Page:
Long Walk (Oct 20 2009)


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Profile Matt Lebofsky
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Message 941598 - Posted: 20 Oct 2009, 22:19:49 UTC

Recovering from the weekly maintenance outage right now, during which we took care of a couple extra things (above and beyond the usual mysql database compression/dumping). Eric replaced a failed root drive on his hydrogen database server. While he was at it, he upgraded the system's OS (it was way out of date). Meanwhile, I took the opportunity to finally bite the bullet and remove the SETI network's reliance on this server, as it hosted (for only historic reasons) the 32-bit libraries for informix - so when this server went down pretty much everything hung waiting for it to return. So this pointless dependency is no more, which is a bit of a relief.

I also added a couple recently donated solid state drives to mysql master database server mork, if only to create a tiny RAID1 on which to put mysql logs, and thus hopefully reduce disk contention on the data drives (which currently also hold the logs). We'll implement that new mini RAID over the course of the coming week.

Also, it turns out mysql replication was broken for the beta project this whole past week. Oops. So tomorrow we'll start the recovery of that (using today's mysql dump). I also turned of "show tasks/results" as the project recovers. Maybe I'll turn that on tomorrow after the smoke clears.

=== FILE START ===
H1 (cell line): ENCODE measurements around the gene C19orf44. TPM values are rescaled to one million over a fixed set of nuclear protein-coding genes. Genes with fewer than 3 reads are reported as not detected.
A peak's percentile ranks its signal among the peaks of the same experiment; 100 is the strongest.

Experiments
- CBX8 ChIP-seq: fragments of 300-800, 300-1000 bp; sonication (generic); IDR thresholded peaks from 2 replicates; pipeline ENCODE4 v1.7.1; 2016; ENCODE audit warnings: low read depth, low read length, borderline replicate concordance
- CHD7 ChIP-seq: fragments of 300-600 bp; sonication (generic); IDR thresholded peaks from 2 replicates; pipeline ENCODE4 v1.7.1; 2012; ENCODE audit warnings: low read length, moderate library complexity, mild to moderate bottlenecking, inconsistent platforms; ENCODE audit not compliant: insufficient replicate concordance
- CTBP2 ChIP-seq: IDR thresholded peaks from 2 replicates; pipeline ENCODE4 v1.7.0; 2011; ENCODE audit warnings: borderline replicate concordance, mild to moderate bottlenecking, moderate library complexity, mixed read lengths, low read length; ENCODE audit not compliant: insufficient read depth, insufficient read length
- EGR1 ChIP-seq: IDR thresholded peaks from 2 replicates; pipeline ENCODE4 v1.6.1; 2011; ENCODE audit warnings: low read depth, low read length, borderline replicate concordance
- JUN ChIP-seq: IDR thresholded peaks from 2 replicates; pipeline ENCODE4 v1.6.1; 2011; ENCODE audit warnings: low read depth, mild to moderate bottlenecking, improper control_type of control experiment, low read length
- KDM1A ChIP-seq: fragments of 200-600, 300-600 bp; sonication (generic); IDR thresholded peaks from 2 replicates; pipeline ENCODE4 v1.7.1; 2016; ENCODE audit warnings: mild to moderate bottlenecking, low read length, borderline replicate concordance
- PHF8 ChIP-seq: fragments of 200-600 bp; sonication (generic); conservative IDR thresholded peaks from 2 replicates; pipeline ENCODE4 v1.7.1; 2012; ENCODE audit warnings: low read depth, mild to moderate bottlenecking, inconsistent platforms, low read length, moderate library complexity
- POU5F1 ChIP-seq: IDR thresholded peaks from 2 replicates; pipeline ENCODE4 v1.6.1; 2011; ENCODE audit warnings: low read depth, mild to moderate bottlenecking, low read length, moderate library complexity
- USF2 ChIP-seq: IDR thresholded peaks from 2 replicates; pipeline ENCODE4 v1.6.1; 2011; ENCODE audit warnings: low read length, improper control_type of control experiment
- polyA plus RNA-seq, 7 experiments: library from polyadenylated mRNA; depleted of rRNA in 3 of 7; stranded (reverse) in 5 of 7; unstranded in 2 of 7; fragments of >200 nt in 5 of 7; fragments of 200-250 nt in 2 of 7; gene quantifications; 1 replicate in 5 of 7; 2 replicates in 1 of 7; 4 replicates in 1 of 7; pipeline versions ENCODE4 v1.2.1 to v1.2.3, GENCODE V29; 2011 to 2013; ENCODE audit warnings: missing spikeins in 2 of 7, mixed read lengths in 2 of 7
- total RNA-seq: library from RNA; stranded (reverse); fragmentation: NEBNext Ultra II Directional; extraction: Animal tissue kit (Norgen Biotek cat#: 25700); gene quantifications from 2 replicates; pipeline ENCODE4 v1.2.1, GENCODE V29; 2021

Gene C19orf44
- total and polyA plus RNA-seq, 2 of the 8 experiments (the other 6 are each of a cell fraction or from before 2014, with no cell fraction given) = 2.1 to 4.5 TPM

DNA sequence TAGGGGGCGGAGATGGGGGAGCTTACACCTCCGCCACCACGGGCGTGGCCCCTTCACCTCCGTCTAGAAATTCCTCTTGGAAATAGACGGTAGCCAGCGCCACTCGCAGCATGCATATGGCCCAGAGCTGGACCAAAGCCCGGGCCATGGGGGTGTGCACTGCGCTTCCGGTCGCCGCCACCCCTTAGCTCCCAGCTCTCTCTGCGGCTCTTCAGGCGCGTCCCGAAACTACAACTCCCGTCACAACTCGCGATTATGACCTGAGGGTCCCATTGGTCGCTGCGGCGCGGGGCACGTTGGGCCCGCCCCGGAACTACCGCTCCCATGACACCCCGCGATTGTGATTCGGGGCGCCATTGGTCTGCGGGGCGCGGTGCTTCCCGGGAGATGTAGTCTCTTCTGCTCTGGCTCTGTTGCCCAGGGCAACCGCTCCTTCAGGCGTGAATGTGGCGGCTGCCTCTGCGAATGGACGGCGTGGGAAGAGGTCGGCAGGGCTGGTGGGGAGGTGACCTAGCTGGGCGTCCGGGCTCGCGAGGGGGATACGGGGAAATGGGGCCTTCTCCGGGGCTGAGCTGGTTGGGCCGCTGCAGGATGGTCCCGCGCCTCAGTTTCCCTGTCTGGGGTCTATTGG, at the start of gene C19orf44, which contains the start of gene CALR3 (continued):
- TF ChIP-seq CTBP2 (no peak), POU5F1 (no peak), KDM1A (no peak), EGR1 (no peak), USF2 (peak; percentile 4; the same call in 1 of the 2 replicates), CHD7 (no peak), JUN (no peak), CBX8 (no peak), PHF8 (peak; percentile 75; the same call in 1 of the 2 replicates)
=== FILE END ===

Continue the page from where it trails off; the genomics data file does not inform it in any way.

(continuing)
I'm still pulling up files for future software radar blanking analysis/processing. It's really slow given our various network bottlenecks (real or imposed).

Oh yeah.. I guess this is also technical news: Most days I take the train to downtown Berkeley, walk across campus, then ride the hill shuttle up to the lab (which is 1.5 miles up a very tall/steep hill). The shuttle's brakes failed on the way home - or at least showed enough signs of pre-failure such that the driver refused to go any further. He called dispatch to get another bus, but nobody was responding to his pleas. Given my tight schedule (and lack of cell phone service on the hill) I had no choice but to walk all the way down the hill myself, which wasn't the first time, and was no big deal - just terribly annoying.

- Matt

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Message 941609 - Posted: 20 Oct 2009, 22:48:19 UTC

WOW...I see 148 Astropulse wu ready to send...enough for everyone ha =)

Welldone for the weekly maintenance Master Matt & Master Eric. walking is healthy, but if we have something to be pursued, walking becomes very annoying ".)
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Message 941651 - Posted: 21 Oct 2009, 3:44:28 UTC

Thanks for the updates and all the good work. Getting rid of failure possibilities is most important.